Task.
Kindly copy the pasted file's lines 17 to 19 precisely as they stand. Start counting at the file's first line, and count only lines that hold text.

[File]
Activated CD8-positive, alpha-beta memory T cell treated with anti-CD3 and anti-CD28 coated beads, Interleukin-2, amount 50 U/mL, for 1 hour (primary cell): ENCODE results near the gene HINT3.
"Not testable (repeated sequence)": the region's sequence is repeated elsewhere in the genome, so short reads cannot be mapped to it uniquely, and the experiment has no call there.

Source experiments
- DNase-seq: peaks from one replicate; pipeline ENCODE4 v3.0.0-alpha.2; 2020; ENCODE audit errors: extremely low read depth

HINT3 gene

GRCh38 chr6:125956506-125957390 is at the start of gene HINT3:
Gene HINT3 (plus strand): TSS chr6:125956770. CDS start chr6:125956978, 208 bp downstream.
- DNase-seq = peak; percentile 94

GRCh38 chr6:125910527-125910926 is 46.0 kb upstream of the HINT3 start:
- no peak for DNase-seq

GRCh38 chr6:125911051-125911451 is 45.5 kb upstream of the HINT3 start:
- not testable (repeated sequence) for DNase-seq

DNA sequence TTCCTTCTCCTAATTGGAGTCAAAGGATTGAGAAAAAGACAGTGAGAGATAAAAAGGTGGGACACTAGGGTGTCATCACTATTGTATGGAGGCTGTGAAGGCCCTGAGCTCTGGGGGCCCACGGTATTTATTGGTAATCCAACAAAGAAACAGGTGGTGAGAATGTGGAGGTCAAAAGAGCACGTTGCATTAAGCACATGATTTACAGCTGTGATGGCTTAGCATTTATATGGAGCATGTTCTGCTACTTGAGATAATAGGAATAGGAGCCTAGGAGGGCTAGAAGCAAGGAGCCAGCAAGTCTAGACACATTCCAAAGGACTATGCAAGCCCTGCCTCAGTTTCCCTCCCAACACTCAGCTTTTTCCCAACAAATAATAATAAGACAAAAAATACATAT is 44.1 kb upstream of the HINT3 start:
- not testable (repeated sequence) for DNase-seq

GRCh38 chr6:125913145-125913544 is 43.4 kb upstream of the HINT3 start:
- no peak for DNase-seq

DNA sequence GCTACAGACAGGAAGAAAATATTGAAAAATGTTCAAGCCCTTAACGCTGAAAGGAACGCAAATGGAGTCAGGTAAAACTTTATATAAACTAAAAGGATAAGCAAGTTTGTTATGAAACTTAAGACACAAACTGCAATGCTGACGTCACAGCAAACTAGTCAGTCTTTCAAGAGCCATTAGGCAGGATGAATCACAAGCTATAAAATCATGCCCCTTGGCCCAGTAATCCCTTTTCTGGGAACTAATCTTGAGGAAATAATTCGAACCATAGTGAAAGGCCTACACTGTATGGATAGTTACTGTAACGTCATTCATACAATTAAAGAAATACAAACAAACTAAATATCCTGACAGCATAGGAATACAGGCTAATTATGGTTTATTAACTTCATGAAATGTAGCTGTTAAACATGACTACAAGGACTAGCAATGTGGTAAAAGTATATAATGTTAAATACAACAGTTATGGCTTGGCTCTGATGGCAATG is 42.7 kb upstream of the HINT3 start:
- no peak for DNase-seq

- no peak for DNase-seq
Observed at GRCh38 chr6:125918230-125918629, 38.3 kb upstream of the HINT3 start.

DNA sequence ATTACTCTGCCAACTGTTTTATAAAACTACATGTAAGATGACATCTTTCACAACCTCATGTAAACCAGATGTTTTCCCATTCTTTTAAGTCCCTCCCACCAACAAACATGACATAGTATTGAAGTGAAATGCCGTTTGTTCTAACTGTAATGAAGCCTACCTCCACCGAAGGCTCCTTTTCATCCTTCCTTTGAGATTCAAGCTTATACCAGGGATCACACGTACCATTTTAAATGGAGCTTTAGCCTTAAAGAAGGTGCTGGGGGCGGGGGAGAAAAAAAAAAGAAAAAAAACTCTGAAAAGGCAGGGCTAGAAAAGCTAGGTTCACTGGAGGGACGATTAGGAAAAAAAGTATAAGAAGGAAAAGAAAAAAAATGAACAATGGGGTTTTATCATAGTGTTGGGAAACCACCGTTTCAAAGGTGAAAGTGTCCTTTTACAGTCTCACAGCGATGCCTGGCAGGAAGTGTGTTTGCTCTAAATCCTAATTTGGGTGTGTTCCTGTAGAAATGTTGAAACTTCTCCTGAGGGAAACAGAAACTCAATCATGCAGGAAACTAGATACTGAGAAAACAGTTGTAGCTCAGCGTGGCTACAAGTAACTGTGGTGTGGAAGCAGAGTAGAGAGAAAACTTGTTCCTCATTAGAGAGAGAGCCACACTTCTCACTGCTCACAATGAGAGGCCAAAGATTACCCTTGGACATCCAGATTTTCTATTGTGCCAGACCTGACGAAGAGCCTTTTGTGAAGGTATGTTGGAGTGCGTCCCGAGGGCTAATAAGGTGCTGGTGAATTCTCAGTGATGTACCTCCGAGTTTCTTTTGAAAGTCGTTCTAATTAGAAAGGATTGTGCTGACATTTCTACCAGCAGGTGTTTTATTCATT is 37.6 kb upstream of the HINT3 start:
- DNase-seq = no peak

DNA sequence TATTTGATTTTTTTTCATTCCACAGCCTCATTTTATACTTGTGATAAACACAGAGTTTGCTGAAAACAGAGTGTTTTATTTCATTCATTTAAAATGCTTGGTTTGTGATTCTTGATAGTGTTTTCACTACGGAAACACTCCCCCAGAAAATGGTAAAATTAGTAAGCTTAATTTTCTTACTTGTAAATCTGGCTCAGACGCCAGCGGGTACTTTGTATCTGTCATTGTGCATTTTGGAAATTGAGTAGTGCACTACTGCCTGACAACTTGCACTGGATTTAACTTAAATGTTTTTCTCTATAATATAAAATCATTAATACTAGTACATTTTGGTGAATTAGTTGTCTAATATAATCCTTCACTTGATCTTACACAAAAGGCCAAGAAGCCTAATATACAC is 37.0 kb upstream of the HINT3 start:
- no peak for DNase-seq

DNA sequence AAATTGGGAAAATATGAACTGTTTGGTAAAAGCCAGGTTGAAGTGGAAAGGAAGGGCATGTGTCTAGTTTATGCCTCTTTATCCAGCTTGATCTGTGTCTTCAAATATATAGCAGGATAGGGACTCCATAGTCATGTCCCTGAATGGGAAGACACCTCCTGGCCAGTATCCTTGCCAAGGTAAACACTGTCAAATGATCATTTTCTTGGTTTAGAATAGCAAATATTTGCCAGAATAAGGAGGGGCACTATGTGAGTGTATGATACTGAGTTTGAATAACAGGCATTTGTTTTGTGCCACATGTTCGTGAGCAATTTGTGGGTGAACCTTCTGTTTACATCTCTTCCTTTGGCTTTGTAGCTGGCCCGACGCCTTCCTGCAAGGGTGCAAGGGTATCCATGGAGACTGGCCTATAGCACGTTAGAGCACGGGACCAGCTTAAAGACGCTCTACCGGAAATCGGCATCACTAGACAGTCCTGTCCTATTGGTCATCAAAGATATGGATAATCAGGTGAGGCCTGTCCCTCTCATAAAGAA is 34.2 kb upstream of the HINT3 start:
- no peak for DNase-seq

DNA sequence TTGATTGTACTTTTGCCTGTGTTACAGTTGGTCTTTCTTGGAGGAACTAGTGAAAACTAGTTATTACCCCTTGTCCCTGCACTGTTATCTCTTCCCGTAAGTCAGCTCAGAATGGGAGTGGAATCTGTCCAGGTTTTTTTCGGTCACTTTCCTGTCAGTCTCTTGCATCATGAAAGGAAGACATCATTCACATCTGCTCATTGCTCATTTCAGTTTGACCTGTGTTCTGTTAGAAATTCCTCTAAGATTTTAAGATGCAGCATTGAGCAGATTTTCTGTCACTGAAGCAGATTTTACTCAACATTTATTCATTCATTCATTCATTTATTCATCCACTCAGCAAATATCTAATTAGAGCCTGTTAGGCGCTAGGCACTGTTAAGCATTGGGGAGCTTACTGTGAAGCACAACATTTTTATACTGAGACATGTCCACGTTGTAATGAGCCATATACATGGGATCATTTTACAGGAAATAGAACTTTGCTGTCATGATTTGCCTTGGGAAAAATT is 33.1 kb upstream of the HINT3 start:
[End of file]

DNA sequence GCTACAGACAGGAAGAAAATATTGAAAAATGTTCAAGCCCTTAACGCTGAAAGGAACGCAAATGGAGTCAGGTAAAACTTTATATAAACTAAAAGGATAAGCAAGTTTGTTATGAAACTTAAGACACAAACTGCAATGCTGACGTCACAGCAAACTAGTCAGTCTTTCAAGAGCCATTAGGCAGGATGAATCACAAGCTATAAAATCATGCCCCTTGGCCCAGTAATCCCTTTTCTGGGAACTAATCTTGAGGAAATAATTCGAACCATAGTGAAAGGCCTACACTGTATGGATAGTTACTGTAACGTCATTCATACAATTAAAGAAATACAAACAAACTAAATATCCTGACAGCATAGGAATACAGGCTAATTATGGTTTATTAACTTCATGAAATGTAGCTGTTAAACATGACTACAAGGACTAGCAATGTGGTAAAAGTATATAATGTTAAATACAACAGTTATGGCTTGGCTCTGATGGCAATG is 42.7 kb upstream of the HINT3 start:
- no peak for DNase-seq

- no peak for DNase-seq